I think the typical investor still sees merit, or hustle, or success in entrepreneurs that look like Mark Zuckerberg, or talk like Steve Jobs. But neither of those gentlemen, as successful as they are, fit the mold of a category-defining leader in their day — until they succeeded. I think the entrepreneurial traits that are sought after by investors needs to diversify, in the interests of finding that entrepreneur who is an orthogonal thinker and can take the company all the way to a successful exit.
What trends have you noticed around women in tech in the last few years? What’s encouraging? What’s troubling? Where do we need to move forward?
Access to capital is critical in today’s tech industry, and I think everybody has recognized now that the playing field will only level when women invest as much as men do. I think this is trending in the right direction. Every day, the number of women-founded or women-led venture capital firms and angel groups is rising — one only needs to look at AllRaise.org. Wootric itself has benefited from advice and investment from enterprise B2B focused investors like Shruti Gandhi of Array Ventures, Laura Rippy from Green D Ventures, Judy Loehr, Caroline Mizumoto, Rene Yang, and Courtney Broadus. And happily, I see that the trend is positive for founders and investors of color too.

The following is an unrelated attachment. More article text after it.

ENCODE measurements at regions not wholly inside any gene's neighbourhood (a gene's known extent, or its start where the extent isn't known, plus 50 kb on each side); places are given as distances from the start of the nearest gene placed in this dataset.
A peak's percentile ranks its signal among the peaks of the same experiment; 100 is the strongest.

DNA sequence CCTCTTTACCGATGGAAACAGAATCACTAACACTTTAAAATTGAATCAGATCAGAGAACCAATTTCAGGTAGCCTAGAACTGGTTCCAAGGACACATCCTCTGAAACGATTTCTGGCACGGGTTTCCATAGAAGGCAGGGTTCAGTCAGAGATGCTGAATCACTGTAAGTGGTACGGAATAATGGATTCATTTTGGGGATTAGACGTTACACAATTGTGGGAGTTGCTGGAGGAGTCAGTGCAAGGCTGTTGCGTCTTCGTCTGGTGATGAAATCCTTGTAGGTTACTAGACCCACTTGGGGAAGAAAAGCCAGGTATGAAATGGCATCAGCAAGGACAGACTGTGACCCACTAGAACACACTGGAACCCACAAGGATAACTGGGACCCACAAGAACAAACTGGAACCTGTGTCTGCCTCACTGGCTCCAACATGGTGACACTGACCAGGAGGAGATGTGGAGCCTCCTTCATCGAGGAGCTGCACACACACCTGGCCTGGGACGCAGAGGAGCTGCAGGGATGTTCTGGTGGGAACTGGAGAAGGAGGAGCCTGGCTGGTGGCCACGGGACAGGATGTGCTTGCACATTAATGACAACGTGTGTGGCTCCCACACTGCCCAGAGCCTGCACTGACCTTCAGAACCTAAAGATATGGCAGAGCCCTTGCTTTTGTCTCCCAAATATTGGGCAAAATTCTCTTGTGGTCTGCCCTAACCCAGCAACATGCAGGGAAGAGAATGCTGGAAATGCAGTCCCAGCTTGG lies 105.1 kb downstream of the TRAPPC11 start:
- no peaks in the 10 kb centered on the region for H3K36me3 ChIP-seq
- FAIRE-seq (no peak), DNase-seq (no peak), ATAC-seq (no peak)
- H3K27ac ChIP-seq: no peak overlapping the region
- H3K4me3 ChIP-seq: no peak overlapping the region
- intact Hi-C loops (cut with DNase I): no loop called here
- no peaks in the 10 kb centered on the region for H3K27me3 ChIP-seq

I think the next hurdle is probably a more family-friendly work culture, and this is not a gender issue. It’s true for men and women. We need to be more focused on productivity than on long hours or a party culture.
What advice would you give young women who are entering the workplace, and specifically, in enterprise tech?
Enterprises are all about the long game. You need to keep in mind that one success or failure doesn’t define you. You should take responsibility for your successes and for your mistakes, but don’t dwell on either.
Also, build deep friendships outside of your industry. Enterprise technology can be a little bit of an echo chamber, so it’s good to get perspectives from the outside.